When a person has multiple health concerns that last a year or longer and require consistent medical attention, health care can quickly become a burden. Patients sacrifice their time, emotion and attention on their treatment, which takes away from their ability to complete and enjoy other tasks in life.
This scenario, known as multiple chronic conditions, or MCC, affects one in four Americans overall and about three in four Americans age 65 and older. To treat patients with MCC, a shift in health care is required: one that focuses on each patient’s health situation and on the limited capacity patients have to devote to their health, while still pursuing joyful lives. Using a new tool developed at Mayo Clinic, researchers at UK are assessing how to better treat patients with MCC.
The ICAN Discussion Aid, developed by the research team at Mayo Clinic’s Knowledge and Evaluation Research Unit, is an intervention to support a new practice for patients with MCC. ICAN helps health care providers better understand the relationship between the patient’s life circumstances, health care goals, the work patients are asked to do and their capacity to enact it. Informed with evidence about the patient’s life, health care teams are better able to co-create treatment plans that are considerate of each patient.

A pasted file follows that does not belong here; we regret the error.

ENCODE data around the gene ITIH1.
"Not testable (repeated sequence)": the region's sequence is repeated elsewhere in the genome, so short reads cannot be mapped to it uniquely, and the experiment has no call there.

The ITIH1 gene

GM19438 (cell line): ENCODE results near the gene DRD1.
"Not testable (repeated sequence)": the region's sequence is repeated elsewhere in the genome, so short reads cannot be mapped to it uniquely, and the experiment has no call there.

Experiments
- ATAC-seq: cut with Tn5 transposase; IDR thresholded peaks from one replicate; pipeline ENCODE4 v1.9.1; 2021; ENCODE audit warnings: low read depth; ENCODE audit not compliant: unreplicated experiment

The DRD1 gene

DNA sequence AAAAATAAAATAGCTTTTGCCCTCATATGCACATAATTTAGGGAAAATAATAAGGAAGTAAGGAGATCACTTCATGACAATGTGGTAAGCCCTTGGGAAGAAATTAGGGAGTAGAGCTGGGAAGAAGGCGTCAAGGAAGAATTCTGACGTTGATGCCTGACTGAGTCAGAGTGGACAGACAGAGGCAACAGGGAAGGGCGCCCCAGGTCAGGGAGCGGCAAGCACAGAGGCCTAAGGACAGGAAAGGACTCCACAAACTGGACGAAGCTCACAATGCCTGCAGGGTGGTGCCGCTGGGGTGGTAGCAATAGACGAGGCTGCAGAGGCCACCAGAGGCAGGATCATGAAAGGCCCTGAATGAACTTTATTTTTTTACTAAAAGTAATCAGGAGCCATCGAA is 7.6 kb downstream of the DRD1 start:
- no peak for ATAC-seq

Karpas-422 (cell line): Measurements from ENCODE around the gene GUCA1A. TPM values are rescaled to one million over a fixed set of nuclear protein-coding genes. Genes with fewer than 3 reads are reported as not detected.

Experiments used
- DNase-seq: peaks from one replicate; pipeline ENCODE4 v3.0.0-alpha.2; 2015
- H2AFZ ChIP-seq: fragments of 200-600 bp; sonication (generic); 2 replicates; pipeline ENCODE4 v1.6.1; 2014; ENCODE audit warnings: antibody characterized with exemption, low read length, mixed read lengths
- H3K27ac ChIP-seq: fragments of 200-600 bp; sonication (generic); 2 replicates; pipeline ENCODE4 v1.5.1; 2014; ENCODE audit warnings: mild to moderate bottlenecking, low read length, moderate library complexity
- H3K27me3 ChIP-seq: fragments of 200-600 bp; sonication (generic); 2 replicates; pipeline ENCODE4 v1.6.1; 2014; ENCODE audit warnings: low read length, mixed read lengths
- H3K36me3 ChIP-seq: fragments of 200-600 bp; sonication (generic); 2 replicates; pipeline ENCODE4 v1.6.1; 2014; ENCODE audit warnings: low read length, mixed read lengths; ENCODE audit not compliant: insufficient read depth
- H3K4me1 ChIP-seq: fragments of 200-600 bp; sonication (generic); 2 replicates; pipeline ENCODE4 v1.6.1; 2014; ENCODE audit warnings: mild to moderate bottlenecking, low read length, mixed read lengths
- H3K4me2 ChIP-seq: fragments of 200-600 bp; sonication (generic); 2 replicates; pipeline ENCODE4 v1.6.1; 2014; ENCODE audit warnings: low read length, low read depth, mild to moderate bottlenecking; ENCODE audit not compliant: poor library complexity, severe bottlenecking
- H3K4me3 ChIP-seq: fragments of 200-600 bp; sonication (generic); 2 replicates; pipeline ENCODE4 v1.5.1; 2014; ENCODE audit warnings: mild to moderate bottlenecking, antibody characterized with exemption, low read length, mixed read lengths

The UK Center for Health Services Research strives for interdisciplinary collaborations locally and nationally and has established relationships with institutes such as Mayo Clinic and Kentucky Primary Care Association (KPCA). In collaboration with KPCA, UK is one of four sites in the nation that will assess the ways in which ICAN-supported primary care is feasible and successful. Researchers will look at patient and health care teams’ experience of care and communication and whether or not patients’ burden of treatment is reduced.
This innovative intervention is an application of Minimally Disruptive Medicine, declared by the British Medical Journal as one of the most important new ideas in medicine in the last 20 years. The My Life, My Healthcare study is funded by the Gordon & Betty Moore Foundation, and will use a mixed methods, cluster-randomized trial design to test ICAN’s feasibility and efficacy on a much larger scale.